Common Estate Planning Mistakes
An estate plan is important—it sets up someone’s legacy for years to come, protects assets, and helps avoid paying unnecessary taxes. When someone makes a critical mistake in an estate plan, it can undermine all the work that was done to accomplish specific estate planning goals. The list below includes some of the most common estate planning mistakes the team at Loughlin Law, P.A. sees. Our experienced estate planning attorneys may be able to help you avoid these errors, or combat them after they have occurred. To learn more, contact us by calling (561) 677-8384.
A major goal of every estate plan is addressing all of the testator’s property. In some plans, major property or sentimental property is addressed, but other property is forgotten or ignored. A good estate plan needs to address all property, regardless of perceived significance. Otherwise, there could be unintended consequences, including that the property is distributed to someone the testator did not intend or even that the property would have to go to the State of Florida under what is known as “escheat.”
One method to ensure that all property is addressed is to have a “catch all” provision in a Last Will and Testament or trust. This provision essentially sets out how all other property not named elsewhere is treated. This provision can help to ensure that all property is taken into account in the final distribution of assets.
An estate plan is an ever-changing strategy that should be adjusted when important life events occur, or when the facts related to assets change. Marriage, divorce, or the birth or adoption of a new child or grandchild can change an individual’s preferences regarding beneficiaries. When real property or other expensive assets are sold or acquired, a testator may want to make adjustments in their plan then, as well. Keeping plans updated will help ensure that estate planning goals are met.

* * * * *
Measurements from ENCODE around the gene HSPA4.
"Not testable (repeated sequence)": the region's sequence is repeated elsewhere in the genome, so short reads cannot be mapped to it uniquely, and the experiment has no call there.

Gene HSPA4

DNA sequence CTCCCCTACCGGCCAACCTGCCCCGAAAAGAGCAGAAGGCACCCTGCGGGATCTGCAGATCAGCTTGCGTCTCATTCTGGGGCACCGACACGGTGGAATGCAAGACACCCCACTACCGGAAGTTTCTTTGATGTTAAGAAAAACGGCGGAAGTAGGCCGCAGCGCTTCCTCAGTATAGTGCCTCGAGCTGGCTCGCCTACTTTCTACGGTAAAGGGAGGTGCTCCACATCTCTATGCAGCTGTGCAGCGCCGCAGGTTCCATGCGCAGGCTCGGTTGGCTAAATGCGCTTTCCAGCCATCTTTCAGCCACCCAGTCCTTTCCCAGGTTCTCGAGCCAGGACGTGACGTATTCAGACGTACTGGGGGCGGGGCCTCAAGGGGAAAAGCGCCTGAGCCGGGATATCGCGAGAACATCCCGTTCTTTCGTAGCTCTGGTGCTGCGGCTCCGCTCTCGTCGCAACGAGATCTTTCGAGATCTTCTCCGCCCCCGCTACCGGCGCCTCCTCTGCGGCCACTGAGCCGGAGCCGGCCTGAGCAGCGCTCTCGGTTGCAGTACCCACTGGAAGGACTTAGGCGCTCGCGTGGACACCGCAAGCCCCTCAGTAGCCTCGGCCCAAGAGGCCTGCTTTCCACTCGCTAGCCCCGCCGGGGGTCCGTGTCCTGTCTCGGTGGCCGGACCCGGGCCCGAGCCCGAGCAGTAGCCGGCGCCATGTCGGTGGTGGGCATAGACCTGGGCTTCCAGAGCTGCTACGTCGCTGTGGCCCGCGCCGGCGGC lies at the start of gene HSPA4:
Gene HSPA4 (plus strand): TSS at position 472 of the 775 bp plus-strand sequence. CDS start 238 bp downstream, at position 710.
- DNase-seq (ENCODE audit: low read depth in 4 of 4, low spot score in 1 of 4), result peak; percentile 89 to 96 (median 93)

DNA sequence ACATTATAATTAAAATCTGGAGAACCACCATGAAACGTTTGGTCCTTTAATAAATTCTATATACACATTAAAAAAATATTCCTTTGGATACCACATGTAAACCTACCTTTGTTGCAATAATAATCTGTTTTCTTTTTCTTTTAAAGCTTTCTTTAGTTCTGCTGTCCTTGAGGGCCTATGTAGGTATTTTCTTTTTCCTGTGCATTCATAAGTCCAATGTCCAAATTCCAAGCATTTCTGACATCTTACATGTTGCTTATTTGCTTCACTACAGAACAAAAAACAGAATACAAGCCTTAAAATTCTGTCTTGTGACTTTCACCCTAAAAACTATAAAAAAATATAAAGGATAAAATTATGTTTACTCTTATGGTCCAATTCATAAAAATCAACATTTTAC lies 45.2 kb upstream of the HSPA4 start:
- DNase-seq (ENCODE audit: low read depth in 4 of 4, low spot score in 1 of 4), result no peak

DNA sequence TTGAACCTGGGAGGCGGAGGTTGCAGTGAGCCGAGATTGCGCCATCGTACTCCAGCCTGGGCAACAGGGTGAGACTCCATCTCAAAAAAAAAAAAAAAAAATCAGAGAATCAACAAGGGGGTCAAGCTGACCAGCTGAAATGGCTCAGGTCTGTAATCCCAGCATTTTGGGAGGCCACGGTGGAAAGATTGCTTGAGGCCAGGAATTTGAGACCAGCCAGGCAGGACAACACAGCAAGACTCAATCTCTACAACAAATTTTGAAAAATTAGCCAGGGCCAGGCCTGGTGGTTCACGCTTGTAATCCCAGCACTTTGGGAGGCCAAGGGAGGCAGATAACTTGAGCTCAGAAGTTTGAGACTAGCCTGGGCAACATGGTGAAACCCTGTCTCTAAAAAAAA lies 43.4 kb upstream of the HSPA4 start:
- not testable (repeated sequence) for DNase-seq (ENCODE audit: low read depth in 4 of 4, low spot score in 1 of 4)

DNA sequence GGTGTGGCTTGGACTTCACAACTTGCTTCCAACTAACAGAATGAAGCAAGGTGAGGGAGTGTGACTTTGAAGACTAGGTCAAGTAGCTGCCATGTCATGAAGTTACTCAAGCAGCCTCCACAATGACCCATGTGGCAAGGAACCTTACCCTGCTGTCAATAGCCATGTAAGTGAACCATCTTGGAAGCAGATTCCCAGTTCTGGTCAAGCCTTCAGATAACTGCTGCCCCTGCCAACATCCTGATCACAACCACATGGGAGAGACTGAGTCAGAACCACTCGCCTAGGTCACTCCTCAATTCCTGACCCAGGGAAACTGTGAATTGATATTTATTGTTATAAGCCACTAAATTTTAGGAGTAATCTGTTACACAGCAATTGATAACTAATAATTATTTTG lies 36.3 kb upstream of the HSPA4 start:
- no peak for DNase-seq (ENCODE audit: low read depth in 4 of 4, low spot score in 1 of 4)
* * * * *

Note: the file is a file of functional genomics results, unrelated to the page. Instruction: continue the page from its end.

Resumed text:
In some cases, a will might name specific investments that need to be transferred. However, if the testator does not own those assets any longer when they pass, the executor may be required to buy them to pass down to the beneficiary. In some situations, that required purchase can be a huge drain on estate assets.
Not Naming Contingent Beneficiaries or Successor Trustees
When someone creates an estate plan, they often have a very specific person they wish to name as a trustee or beneficiary. However, by the time the testator passes away or the trust becomes effective, that person may no longer be living, or they may no longer be willing to serve as a trustee.
In light of these potential exigencies, it is important to name a successor trustee, as well as a contingent beneficiary.
- Successor trustee: A successor trustee will step in if the first-named trustee is unavailable (often due to incapacity or death), or no longer wishes to fulfill the role of a trustee.
- Contingent beneficiary: A contingent beneficiary is someone who receives whatever benefit the testator conveyed to the beneficiary, if the primary beneficiary is no longer living. The most common example of a contingent beneficiary is a grandchild instead of a child.